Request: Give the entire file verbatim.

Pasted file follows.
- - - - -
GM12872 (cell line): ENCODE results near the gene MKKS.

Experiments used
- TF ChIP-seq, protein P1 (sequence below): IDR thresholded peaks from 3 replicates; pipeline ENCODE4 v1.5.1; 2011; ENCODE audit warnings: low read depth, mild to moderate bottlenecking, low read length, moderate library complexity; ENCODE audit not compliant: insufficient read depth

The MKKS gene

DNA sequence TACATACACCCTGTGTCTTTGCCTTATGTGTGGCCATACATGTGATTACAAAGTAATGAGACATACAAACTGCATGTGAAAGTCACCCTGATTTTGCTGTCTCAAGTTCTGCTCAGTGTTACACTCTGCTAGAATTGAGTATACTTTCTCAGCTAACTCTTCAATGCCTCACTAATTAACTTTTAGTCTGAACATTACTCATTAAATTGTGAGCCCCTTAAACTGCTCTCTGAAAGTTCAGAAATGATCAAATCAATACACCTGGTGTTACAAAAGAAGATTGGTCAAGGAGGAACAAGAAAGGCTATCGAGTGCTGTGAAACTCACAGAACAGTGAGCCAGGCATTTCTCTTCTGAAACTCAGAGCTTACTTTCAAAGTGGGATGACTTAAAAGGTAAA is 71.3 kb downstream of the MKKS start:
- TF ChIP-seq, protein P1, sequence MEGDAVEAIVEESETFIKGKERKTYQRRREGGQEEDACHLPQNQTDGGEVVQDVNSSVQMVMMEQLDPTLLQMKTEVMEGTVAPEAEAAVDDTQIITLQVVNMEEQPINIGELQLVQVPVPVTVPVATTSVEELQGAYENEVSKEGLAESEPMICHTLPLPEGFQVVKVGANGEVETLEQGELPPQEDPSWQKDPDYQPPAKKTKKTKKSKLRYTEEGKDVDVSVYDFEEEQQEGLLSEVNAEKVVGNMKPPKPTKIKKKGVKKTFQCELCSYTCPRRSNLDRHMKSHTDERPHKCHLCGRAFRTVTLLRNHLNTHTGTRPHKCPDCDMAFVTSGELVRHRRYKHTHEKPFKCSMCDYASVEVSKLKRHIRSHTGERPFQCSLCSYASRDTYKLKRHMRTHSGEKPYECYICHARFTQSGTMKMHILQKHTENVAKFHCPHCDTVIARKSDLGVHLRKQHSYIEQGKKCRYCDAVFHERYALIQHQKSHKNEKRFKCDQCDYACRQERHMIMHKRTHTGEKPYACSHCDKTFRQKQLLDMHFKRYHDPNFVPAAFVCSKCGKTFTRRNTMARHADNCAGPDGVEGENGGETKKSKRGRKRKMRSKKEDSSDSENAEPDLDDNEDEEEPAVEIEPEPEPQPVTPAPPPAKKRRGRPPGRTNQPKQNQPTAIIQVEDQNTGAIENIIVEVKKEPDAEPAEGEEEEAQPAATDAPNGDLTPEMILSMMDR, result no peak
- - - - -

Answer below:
GM12872 (cell line): ENCODE results near the gene MKKS.

Experiments used
- TF ChIP-seq, protein P1 (sequence below): IDR thresholded peaks from 3 replicates; pipeline ENCODE4 v1.5.1; 2011; ENCODE audit warnings: low read depth, mild to moderate bottlenecking, low read length, moderate library complexity; ENCODE audit not compliant: insufficient read depth

The MKKS gene

DNA sequence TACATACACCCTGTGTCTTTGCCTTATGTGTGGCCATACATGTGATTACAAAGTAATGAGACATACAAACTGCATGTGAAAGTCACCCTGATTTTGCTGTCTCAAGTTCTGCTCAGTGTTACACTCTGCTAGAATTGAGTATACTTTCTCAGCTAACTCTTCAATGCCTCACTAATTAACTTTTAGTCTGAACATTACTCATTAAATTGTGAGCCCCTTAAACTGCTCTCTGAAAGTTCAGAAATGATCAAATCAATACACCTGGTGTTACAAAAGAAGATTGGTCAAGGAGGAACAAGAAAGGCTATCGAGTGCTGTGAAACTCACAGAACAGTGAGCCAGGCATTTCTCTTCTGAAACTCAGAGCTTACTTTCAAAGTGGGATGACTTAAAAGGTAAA is 71.3 kb downstream of the MKKS start:
- TF ChIP-seq, protein P1, sequence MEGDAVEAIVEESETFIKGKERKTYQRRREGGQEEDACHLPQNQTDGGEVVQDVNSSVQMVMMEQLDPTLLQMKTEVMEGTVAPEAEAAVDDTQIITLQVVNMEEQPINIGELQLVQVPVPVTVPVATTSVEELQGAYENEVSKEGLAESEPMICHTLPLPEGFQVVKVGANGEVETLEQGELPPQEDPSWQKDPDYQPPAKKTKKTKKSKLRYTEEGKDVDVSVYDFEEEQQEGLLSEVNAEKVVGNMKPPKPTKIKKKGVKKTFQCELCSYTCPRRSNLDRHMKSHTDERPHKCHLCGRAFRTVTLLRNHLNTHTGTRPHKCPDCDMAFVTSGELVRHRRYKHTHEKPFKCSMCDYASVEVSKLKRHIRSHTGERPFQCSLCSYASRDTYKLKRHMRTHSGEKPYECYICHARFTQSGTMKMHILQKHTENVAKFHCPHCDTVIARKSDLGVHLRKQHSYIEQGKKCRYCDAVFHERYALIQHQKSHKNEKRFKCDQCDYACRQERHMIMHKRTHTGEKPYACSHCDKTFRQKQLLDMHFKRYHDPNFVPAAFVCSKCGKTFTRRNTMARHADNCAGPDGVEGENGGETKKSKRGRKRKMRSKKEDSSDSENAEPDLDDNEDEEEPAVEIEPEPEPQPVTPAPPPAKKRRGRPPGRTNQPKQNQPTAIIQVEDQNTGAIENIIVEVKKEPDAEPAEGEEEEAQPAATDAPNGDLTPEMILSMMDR, result no peak